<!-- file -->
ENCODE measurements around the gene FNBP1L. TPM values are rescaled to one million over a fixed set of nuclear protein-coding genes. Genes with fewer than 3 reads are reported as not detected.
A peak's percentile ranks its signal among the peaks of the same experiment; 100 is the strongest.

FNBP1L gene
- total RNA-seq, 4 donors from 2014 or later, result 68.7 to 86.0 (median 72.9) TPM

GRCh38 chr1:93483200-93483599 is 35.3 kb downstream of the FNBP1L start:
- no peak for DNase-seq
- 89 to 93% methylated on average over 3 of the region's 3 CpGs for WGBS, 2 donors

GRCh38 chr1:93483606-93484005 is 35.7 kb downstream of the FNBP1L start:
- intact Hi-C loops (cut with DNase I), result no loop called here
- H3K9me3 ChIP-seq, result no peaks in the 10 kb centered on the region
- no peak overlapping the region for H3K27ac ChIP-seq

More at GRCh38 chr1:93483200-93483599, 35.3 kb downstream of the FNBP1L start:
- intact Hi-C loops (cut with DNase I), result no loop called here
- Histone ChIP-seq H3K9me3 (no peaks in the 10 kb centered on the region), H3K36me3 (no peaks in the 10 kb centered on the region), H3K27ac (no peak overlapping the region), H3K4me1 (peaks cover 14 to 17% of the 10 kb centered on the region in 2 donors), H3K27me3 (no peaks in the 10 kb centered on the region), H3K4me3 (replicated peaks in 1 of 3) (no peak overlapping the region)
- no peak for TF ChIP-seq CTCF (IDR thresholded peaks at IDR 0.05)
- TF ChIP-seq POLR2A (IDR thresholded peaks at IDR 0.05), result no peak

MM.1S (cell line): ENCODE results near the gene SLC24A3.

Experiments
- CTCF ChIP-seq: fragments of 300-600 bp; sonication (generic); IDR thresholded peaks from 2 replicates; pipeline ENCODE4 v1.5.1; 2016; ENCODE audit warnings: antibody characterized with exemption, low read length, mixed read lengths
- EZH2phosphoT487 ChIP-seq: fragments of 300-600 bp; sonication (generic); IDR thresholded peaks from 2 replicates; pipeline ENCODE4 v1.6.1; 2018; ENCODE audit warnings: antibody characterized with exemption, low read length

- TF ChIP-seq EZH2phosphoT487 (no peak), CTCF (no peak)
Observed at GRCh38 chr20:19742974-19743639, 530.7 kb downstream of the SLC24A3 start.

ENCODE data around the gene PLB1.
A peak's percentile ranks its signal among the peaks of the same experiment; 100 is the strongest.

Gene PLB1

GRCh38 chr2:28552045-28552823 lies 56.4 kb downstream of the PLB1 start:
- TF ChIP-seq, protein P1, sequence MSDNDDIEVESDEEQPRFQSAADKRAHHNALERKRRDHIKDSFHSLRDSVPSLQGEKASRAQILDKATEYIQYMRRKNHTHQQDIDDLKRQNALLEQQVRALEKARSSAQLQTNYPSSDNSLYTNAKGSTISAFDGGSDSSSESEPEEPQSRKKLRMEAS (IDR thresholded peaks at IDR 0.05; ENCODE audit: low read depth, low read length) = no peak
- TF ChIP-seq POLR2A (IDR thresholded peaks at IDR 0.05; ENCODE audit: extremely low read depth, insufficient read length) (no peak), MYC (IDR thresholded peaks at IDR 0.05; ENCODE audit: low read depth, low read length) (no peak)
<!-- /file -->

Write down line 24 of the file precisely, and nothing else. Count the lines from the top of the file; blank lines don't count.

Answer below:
A peak's percentile ranks its signal among the peaks of the same experiment; 100 is the strongest.